A group of environmental and taxpayer advocates recommended cutting off funding to the Columbia River Crossing in a report calling for $380 billion in federal budget cuts Wednesday.
“Green Scissors 2011” includes the proposed new bridge between Vancouver and Portland among a long list of projects and subsidies it views as wasteful or environmentally harmful. The coalition, led by four advocacy groups mostly based in Washington, D.C., issued its report Wednesday as a “memo” to the Congressional supercommittee recently formed to find more than $1 trillion in budget cuts as part of this month’s deal to increase the federal debt limit.
Kris Strickler, the CRC’s deputy director, said he had not seen the report as of late Wednesday. The list of proposed cuts reflects a tough fiscal environment, he said.
“I think all kinds of projects across the country in the current spending crisis are going to be looked at,” Strickler said.
The coalition represents an unusual mix of voices: Friends of the Earth, Taxpayers for Common Sense, Public Citizen and the Heartland Institute.
Despite the organizations’ different backgrounds, the report states, “we all agree that we can begin to overcome our nation’s budgetary and environmental woes by tackling spending that is not only wasteful but environmentally harmful.”
The report didn’t specifically discuss the CRC. Strickler defended the project, which recently won $5 million in federal grants for design work.
“I think, by all accounts, we have a very competitive project, and we’ve been told nothing different by federal partners,” Strickler said.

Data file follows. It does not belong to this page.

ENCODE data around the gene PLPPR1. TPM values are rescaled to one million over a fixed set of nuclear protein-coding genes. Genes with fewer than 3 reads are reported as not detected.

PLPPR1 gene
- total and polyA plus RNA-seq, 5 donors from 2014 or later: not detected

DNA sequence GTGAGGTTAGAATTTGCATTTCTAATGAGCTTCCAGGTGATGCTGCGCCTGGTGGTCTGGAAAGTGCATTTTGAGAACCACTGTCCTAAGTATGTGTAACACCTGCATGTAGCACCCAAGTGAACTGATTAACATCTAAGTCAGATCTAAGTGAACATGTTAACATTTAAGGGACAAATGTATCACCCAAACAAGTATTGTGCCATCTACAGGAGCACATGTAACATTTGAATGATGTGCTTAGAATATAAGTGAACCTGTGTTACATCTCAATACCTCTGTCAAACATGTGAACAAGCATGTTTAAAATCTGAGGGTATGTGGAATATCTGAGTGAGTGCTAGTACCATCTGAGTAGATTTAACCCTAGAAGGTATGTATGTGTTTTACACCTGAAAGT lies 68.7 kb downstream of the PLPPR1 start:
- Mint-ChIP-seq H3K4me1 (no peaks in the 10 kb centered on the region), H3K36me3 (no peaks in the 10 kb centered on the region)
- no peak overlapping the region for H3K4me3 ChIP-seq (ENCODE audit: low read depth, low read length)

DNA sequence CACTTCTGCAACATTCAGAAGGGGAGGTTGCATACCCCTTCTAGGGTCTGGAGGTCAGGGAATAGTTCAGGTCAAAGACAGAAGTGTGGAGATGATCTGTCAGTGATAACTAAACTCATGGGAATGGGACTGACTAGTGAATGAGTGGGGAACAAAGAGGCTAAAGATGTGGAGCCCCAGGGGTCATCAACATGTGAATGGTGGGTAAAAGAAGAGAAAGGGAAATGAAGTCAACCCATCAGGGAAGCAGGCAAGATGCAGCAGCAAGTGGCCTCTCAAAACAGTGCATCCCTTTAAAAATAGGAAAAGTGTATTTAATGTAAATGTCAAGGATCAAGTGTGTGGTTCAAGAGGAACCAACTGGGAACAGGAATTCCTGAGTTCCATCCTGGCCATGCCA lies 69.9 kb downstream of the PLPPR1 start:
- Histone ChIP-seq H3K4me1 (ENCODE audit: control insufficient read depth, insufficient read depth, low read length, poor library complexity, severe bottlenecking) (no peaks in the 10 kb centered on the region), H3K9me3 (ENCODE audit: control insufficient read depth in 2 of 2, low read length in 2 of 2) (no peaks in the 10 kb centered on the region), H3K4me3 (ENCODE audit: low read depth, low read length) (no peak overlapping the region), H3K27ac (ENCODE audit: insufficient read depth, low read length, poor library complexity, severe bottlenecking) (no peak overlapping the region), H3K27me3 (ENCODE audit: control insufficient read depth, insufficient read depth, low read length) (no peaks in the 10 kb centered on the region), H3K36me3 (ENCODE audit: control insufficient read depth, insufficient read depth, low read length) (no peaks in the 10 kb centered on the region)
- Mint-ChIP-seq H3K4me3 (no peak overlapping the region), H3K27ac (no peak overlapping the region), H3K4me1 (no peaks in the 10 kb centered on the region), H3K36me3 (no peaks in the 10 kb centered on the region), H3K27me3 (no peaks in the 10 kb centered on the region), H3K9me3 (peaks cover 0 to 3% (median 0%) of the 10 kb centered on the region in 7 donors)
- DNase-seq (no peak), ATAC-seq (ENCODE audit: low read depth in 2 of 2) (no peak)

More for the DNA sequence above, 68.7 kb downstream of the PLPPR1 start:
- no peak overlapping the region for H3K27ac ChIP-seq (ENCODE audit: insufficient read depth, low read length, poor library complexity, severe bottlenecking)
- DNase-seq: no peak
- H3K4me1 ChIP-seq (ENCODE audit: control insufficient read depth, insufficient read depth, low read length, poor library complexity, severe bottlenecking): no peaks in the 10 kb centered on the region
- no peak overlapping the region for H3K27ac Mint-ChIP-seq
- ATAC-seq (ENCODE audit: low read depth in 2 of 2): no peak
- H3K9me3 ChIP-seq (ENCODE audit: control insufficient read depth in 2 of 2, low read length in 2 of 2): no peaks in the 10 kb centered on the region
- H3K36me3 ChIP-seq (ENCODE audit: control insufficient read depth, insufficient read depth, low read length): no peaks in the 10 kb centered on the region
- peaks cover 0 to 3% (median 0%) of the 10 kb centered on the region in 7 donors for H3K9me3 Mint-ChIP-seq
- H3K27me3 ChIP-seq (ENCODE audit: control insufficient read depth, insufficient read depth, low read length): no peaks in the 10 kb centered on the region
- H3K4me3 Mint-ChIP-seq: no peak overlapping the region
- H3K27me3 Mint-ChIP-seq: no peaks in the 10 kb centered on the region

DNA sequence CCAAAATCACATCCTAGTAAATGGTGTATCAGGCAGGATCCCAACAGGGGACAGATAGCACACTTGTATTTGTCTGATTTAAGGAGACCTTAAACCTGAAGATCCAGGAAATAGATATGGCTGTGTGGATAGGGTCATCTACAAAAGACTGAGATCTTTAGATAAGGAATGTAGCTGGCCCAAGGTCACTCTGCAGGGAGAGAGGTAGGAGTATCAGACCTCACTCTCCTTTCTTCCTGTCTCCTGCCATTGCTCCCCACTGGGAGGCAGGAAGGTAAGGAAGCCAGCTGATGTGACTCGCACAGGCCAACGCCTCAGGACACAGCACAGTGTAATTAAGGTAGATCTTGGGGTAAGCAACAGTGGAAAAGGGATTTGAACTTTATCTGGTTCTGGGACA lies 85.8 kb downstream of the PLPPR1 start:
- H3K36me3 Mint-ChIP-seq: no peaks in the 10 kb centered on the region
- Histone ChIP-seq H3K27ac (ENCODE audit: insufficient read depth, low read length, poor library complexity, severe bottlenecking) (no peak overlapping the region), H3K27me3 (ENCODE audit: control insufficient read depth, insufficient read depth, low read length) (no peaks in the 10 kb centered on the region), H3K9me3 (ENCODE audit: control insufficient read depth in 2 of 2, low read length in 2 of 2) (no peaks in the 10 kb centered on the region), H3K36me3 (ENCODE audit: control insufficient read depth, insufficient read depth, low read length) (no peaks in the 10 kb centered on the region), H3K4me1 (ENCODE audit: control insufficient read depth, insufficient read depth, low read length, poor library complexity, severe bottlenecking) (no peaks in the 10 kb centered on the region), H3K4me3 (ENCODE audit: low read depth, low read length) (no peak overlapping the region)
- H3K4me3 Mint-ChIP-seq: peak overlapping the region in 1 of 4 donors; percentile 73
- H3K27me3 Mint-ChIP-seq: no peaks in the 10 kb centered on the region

CRC critics have long accused the project of being too costly and inefficient. More than $130 million has been spent to date on planning, while a shovel won’t be lifted on the project until at least 2013.
The project’s financing plan appears to be facing a stronger headwind than ever. Last month, Oregon Treasurer Ted Wheeler issued a report stating that tolling from the new bridge — expected to account for a third of the project’s funding — could fall short by almost $600 million due to faulty traffic assumptions. State budgets are tight. And prospects for nailing down federal funds remain foggy.
“This report is just one more indicator of the difficulty in finding federal funding for new projects in the current budgetary environment,” Ryan Hart, district director for 3rd District U.S. Rep. Jaime Herrera Beutler, said in an email. “Jaime has been working to help local leaders understand the challenges the region faces at the federal level.”
Hart reiterated the Camas Republican’s call for a public vote to show local commitment to the project. In 2012, Clark County residents could decide the fate of a sales tax increase that would pay, in part, for the operation of a light rail extension that would come to Vancouver with the CRC. A separate C-Tran tax measure on the November ballot this year does not relate to light rail.
Strickler noted the project has found the favor of local government bodies. The Southwest Washington Regional Transportation Council, C-Tran Board of Directors and TriMet have all given a thumbs-up to the project’s sprawling Final Environmental Impact Statement. Oregon’s Metro Council recently delayed its decision, but is expected to weigh in soon.
CRC planners are now taking a harder look at completing the project in phases to add flexibility. Funding sources have been identified, but none of them has been secured.
CRC officials have recently estimated the project’s cost at $3.1 billion to $3.5 billion, depending on its scope. The Green Scissors report lists the savings to taxpayers by killing it at $3.6 billion, an older estimate.
The influence of the Green Scissors list remains to be seen. Congressional leaders have until this fall to agree on a package of budget cuts under the debt deal.
“This report itself won’t kill funding for the bridge,” Hart said, “but it serves as an important reminder that the questions and concerns surrounding this project must be dealt with in a timely manner.”
Eric Florip: 360-735-4541 or firstname.lastname@example.org.